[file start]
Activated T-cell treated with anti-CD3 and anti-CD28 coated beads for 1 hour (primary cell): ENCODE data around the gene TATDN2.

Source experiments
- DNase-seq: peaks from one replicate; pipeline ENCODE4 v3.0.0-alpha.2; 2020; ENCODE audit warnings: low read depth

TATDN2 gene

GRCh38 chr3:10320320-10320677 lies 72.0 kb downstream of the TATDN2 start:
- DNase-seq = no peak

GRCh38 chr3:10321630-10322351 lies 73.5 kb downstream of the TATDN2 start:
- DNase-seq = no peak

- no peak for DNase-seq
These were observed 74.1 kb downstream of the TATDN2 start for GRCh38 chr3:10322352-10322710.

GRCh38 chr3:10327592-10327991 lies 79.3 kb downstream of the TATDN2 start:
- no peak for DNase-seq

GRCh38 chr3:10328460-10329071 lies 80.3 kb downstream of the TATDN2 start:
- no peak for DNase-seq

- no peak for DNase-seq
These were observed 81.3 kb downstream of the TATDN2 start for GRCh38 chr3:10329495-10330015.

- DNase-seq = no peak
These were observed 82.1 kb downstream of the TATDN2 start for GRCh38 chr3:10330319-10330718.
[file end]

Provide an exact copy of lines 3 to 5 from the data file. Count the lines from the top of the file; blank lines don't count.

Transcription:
- DNase-seq: peaks from one replicate; pipeline ENCODE4 v3.0.0-alpha.2; 2020; ENCODE audit warnings: low read depth

TATDN2 gene

GRCh38 chr3:10320320-10320677 lies 72.0 kb downstream of the TATDN2 start: